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The tenth part of the Cypriots are carriers of the thalassemia gene

The tenth part of the Cypriots are carriers of the thalassemia gene

Tags: Cyprus, Society, Health, Statistics

About 12% of Cypriots are carriers of thalassemia gene, and 700 people in Cyprus suffer from this disease. Such data was provided by the Cyprus Institute of Neurology and Genetics on the occasion of the International Thalassemia Day, which is celebrated worldwide 8 May. In Cyprus, beta-thalassemia is common. The treatment is conducted in 4 specialized clinics located at the hospitals of the island. In Cyprus, before the marriage, the newlyweds must make a blood test for thalassemia, since if the gene is found in both the groom and the bride, it is likely that they will have sick children. In this case, the pregnancy is under medical supervision.

Previously, such pairs were not recommended for children, because physicians could not guarantee the appearance of healthy offspring, and in sick children, severe deviations from the first months of life were observed. Now high technologies allow to diagnose problems in the fetus, but, nevertheless, constant monitoring and caution is required.

In Europe, 2017 established an international network of research centers and specialized clinics to help patients with thalassemia. Members of this network are 15 European countries, where the spread of thalassemia.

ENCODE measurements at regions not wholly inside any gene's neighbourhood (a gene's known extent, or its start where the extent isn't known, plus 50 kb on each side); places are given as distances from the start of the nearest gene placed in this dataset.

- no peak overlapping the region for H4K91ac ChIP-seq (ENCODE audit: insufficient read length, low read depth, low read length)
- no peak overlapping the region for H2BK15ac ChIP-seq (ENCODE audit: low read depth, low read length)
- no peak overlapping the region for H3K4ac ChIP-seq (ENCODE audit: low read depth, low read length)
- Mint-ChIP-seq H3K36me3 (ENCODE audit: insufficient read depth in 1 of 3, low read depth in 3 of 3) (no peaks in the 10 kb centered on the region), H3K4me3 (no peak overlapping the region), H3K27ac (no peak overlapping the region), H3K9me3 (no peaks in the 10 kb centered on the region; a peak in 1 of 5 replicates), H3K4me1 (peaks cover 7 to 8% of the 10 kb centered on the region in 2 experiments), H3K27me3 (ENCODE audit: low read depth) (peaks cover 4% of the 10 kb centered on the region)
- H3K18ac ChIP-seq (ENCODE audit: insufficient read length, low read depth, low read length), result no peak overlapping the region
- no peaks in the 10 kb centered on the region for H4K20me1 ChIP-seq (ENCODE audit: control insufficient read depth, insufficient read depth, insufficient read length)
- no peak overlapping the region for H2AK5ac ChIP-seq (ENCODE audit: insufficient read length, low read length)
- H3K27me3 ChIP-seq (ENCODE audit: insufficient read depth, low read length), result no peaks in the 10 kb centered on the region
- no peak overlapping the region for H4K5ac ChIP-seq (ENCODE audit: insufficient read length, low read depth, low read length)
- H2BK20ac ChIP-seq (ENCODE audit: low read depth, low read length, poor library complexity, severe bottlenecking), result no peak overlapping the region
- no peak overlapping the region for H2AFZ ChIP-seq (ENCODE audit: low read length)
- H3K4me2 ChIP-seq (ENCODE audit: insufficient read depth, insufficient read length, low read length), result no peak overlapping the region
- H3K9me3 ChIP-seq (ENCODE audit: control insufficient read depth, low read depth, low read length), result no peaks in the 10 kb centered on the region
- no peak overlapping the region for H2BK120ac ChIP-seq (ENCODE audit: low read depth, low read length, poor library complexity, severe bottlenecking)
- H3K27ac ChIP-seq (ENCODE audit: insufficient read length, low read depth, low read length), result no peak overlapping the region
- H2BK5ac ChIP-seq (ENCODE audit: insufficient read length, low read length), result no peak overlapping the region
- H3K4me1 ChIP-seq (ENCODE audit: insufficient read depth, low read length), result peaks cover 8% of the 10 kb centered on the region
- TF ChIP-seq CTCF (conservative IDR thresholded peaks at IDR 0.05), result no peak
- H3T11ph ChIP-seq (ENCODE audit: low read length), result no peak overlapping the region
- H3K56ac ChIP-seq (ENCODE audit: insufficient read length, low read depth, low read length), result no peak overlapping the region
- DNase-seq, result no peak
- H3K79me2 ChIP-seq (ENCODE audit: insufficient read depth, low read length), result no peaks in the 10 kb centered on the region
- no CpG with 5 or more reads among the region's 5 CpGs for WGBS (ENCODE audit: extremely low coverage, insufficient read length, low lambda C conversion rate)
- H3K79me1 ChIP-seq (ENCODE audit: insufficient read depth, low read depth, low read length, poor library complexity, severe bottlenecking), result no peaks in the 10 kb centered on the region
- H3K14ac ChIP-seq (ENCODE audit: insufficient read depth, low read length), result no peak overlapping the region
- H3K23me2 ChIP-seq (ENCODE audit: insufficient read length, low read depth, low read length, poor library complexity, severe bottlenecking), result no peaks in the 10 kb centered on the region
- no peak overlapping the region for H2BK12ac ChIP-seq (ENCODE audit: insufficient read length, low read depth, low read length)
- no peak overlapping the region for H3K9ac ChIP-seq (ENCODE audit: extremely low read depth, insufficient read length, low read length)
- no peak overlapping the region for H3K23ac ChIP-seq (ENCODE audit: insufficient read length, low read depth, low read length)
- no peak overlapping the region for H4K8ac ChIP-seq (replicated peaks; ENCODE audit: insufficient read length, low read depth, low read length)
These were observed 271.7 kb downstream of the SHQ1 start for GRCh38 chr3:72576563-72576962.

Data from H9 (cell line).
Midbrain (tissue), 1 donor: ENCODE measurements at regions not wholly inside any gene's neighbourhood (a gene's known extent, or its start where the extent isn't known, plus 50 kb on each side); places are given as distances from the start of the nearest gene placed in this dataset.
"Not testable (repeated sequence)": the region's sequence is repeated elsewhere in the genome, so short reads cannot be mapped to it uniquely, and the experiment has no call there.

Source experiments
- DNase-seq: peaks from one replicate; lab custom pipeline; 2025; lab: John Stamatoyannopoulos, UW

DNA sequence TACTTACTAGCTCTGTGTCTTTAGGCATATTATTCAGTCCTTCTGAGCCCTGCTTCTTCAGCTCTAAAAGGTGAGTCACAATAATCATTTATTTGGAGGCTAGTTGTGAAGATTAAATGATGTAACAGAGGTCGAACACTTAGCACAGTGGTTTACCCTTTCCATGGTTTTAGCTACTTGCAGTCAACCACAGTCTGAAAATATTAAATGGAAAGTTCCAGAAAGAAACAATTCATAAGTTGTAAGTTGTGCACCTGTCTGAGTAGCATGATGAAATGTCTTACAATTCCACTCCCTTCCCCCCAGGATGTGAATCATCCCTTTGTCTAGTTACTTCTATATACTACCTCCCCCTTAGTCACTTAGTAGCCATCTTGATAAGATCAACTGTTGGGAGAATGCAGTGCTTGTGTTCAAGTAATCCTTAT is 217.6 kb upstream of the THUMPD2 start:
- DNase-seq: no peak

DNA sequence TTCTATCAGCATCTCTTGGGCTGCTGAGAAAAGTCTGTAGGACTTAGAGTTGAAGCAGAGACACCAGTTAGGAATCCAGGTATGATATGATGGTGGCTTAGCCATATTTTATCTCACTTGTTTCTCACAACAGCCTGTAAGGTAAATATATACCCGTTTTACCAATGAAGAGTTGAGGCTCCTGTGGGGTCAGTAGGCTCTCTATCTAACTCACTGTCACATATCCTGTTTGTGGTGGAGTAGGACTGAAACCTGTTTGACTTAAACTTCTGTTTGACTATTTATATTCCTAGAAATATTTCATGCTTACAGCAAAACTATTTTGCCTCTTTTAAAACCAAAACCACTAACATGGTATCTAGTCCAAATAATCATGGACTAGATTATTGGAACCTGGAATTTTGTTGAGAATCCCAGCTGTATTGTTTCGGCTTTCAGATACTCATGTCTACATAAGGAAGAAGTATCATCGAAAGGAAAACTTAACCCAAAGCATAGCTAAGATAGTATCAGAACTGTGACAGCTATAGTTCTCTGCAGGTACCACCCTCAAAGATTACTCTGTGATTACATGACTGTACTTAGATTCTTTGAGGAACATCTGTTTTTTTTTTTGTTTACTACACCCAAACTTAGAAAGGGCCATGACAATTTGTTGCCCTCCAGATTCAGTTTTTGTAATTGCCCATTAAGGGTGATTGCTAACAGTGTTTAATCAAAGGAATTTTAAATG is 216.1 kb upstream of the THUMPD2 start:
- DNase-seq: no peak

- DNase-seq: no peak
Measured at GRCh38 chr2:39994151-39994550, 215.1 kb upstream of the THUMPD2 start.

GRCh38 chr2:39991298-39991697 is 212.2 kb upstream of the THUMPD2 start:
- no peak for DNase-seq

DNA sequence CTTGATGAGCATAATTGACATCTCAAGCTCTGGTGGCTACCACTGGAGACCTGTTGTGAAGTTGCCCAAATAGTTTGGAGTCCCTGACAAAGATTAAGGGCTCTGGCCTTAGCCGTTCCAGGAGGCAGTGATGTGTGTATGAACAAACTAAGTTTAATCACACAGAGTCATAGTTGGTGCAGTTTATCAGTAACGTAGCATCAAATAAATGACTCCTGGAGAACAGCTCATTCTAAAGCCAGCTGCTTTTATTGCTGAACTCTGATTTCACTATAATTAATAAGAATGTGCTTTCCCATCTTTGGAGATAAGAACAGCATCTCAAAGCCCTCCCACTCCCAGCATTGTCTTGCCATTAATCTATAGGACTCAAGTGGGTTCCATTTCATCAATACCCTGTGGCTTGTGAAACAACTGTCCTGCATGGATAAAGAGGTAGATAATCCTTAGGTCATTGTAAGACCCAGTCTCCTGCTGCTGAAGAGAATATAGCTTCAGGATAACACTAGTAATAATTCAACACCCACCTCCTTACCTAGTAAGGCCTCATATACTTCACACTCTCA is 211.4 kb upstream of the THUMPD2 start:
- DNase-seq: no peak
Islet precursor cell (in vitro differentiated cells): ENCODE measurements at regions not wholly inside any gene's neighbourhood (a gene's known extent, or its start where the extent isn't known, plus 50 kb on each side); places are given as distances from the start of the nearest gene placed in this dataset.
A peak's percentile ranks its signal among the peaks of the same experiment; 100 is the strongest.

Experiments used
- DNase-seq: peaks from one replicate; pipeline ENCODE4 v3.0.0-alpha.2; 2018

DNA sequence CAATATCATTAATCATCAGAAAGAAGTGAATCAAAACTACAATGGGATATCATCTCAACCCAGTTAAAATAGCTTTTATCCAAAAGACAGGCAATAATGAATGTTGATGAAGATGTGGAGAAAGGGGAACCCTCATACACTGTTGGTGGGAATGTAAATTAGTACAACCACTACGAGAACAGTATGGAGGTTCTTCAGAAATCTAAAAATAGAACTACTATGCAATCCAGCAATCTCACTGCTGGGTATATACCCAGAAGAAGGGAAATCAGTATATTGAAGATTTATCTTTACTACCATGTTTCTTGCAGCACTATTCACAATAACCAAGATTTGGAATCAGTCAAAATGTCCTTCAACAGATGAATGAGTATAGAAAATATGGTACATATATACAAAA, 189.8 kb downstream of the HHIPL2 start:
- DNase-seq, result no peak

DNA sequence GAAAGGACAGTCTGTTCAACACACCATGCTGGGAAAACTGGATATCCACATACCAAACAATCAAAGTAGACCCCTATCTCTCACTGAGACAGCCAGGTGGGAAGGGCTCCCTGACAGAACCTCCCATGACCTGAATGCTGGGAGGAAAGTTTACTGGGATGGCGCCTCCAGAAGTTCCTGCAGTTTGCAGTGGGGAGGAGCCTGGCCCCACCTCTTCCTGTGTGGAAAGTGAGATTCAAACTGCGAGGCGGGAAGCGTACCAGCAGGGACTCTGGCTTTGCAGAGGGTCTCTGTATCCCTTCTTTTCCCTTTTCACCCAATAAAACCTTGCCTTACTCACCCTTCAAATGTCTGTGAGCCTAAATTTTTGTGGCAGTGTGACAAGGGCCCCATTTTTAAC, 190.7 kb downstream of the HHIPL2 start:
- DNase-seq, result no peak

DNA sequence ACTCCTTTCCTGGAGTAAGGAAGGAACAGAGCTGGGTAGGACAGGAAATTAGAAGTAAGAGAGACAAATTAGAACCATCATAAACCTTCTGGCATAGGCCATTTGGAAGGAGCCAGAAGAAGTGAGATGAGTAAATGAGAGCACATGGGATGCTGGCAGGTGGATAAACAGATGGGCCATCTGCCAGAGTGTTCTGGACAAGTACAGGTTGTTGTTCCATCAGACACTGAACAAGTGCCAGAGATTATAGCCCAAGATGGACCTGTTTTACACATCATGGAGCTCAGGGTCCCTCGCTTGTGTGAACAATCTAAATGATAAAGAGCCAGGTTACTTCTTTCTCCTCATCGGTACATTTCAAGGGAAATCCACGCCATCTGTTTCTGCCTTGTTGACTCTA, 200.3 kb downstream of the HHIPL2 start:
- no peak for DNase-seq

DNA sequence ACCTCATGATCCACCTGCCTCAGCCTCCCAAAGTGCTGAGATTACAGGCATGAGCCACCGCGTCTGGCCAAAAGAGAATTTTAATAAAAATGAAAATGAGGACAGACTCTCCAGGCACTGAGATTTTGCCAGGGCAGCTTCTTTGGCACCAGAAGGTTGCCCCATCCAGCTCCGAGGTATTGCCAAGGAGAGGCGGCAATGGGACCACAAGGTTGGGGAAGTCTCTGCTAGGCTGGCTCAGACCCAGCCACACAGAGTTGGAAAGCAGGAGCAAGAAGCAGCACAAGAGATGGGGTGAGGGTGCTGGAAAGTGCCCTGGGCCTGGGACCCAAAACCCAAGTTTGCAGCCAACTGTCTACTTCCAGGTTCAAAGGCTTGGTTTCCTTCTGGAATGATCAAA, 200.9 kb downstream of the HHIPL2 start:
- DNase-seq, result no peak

Thalassemia (Cooley's anemia) is a disease inherited by a recessive type (a two-allele system), which is based on a decrease in the synthesis of polypeptide chains that make up the structure of normal hemoglobin. Normally, the main variant (97%) of adult hemoglobin is hemoglobin A. This is a tetramer consisting of two monomers of α-chains and two monomers of β-chains. 3% hemoglobin of adults is represented by hemoglobin A2, consisting of two alpha and two delta-chains. There are two HBA1 and HBA2 genes encoding the alpha monomer, and one HBB gene encoding the beta monomer. The presence of a mutation in the hemoglobin genes may lead to a disruption in the synthesis of chains of a particular species.

Beta-thalassemia is common in the Mediterranean, West Asia and North Africa. These are regions where malaria is common. Heterozygous carriers of mutations in the alpha and beta chains of hemoglobin are more resistant to the malarial plasmodium. There are foci of thalassemia in Azerbaijan, in the flat areas of which heterozygous beta-thalassemia is observed in 7-10% of the population.

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